Former GT deputy heads to prison

Michael Eugene Johnson

LANSING — Trial court judges need not consider the looming COVID-19 pandemic as a mitigating factor when imposing sentence, the Michigan Court of Appeals has ruled, denying a Benzie County man’s appeal.

Michael Eugene Johnson, 65, a former Grand Traverse County Sheriff’s deputy and corrections officer, was arrested Dec. 28, 2018 and accused of holding a South Boardman woman in her car at gunpoint.

Johnson pleaded not guilty, a jury convicted him of four felonies — including unlawful imprisonment — and 13th Circuit Court Judge Thomas Power sentenced Johnson to concurrent and consecutive sentences of between two and 15 years in prison, court records show.

Johnson, represented for his appeal by Nicholas Vendittelli, of Dearborn, appointed through the Michigan Appellate Assigned Council System, argued his sentences were improperly scored.

Johnson said inaccurate information was presented at his sentence hearing and that he was entitled to a re-sentencing because the trial court was “unaware of the impending COVID-19 pandemic at the time it sentenced defendant.”

Johnson had argued underlying health conditions leave him vulnerable to serious health complications should he contract the virus, and if Power had known the COVID-19 pandemic was imminent, he may have levied a more lenient sentence.

Appeals court justices James Robert Redford, Jane E. Markey and Mark T. Boonstra disagreed, however, and affirmed Johnson’s sentence as entered.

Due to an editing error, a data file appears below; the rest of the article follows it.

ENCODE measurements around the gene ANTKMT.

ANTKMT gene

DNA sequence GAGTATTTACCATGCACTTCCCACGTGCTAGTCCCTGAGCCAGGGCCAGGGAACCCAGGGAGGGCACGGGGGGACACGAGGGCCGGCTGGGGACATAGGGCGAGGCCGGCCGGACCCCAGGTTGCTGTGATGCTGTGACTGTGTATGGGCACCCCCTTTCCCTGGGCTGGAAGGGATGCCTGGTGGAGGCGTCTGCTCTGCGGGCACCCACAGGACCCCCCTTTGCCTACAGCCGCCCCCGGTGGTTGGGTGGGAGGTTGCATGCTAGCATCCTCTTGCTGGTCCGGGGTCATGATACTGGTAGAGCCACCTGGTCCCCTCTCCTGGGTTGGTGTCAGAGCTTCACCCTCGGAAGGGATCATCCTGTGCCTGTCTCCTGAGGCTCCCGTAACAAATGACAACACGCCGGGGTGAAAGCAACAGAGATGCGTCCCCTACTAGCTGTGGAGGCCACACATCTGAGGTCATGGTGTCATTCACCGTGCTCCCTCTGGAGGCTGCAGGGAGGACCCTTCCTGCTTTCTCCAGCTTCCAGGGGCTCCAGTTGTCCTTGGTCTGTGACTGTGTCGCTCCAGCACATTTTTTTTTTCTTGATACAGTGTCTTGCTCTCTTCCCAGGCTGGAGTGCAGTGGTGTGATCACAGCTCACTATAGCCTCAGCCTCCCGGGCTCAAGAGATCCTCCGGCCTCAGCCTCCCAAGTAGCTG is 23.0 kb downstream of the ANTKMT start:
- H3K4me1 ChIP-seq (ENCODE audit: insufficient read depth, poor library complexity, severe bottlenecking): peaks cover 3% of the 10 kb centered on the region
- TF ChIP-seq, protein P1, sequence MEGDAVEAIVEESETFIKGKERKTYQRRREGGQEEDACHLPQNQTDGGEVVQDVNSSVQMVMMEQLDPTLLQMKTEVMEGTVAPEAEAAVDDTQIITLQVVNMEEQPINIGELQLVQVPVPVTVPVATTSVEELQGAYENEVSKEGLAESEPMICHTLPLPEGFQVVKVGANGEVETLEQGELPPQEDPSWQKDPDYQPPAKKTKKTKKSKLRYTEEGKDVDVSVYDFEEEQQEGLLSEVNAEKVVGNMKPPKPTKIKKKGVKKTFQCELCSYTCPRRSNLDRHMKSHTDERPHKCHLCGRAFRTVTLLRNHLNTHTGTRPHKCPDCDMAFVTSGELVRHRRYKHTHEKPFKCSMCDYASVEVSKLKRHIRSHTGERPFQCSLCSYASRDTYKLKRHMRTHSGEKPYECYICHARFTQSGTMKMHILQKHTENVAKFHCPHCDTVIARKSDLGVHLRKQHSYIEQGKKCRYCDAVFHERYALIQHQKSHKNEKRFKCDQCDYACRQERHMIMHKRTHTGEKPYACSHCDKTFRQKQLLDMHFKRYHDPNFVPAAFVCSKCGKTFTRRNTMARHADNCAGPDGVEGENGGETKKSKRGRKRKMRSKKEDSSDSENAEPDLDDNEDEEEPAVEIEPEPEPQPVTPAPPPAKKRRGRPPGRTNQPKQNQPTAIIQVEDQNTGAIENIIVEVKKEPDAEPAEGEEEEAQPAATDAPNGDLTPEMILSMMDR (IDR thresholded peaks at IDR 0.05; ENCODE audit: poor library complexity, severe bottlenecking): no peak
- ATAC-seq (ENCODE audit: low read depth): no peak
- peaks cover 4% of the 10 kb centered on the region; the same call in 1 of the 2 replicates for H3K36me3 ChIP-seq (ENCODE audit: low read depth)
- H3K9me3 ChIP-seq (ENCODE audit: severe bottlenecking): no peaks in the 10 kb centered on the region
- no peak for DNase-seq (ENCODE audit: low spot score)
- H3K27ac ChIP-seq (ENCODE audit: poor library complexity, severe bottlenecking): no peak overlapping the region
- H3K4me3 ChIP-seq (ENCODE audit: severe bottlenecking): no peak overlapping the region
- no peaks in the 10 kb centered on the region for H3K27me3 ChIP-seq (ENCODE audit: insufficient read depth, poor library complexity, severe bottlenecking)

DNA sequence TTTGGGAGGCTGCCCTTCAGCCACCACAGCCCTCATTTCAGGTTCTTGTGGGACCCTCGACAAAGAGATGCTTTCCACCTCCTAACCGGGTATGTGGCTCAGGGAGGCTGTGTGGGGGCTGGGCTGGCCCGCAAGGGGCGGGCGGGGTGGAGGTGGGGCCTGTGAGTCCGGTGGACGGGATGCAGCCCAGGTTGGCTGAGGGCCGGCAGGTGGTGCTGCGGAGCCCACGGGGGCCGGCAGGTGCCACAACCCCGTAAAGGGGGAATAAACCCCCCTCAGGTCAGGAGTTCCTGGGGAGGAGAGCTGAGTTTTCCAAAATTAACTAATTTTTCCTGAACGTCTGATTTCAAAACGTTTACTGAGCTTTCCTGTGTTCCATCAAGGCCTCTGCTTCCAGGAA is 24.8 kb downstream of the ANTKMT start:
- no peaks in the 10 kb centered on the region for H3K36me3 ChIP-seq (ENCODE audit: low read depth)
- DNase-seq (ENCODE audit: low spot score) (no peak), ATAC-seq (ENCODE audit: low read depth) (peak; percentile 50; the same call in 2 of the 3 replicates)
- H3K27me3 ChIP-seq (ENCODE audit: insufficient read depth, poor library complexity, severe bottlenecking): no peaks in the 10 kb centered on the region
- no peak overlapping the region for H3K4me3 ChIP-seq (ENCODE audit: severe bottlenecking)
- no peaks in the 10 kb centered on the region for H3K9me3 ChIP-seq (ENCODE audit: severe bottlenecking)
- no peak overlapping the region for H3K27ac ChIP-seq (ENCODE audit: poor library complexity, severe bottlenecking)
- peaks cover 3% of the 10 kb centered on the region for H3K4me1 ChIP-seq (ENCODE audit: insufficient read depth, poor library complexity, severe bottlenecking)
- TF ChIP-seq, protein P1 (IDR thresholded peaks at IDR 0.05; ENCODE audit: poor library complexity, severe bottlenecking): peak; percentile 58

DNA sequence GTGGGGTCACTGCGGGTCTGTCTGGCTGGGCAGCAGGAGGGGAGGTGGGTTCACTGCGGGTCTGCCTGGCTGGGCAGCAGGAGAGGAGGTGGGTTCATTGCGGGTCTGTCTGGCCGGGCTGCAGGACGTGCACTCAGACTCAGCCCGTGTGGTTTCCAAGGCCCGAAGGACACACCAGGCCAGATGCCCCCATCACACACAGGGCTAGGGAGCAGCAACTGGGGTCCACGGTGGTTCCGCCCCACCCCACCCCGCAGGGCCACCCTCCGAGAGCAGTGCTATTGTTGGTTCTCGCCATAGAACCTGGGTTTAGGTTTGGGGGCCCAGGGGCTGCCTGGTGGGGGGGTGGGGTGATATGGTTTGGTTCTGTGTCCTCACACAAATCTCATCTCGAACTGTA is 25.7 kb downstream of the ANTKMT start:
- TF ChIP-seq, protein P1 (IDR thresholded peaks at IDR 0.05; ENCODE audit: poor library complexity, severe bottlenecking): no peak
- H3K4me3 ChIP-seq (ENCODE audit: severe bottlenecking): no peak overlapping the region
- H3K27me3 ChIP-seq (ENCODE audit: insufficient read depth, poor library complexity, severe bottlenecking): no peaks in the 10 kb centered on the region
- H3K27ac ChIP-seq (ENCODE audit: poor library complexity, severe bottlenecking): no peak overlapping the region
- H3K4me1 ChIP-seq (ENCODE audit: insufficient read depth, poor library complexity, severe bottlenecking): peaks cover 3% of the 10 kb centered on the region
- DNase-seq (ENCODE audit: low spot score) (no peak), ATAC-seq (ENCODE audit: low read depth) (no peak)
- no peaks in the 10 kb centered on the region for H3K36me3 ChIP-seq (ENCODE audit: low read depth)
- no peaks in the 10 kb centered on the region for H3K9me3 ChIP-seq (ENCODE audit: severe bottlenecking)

Grand Traverse County Assistant Prosecutor Charles Hamlyn appeared before the three-judge panel Jan. 7 to answer questions about the case, though audio shows none were asked.

“Information about the pandemic would not have impacted defendant’s recommended minimum sentence range under the guidelines,” a three-judge panel ruled, in an unpublished opinion Jan. 14.

“And even if a trial court were inclined to impose a below-guidelines sentence because of the pandemic, trial courts are directed to consider only ‘the seriousness of the circumstances surrounding the offense and the offender.’”

Vendittelli, on behalf of his client, had introduced no new information that was not available to Power at sentencing, the appeals court found.

Traverse City attorney Craig Elhart, who represented Johnson at trial, said he knew of no other cases arguing COVID-19 should be considered during sentencing.

Johnson had received early release as part of the Michigan Department of Corrections efforts to reduce infections among those incarcerated, court records show, and was later returned to prison on a probation violation.

Johnson currently is lodged in the G. Robert Cotton Correctional Facility in Jackson. His earliest release date is Feb. 25, 2024.

MDOC data shows 1,701 people incarcerated in the facility have been tested for COVID-19, there have been 900 confirmed positive cases of the virus as of Jan. 15.

Of those positive cases, 84 are active and four people incarcerated in the facility have died of the disease.

This story was updated to reflect the appointment of Johnson's appellate attorney. — Ed. 

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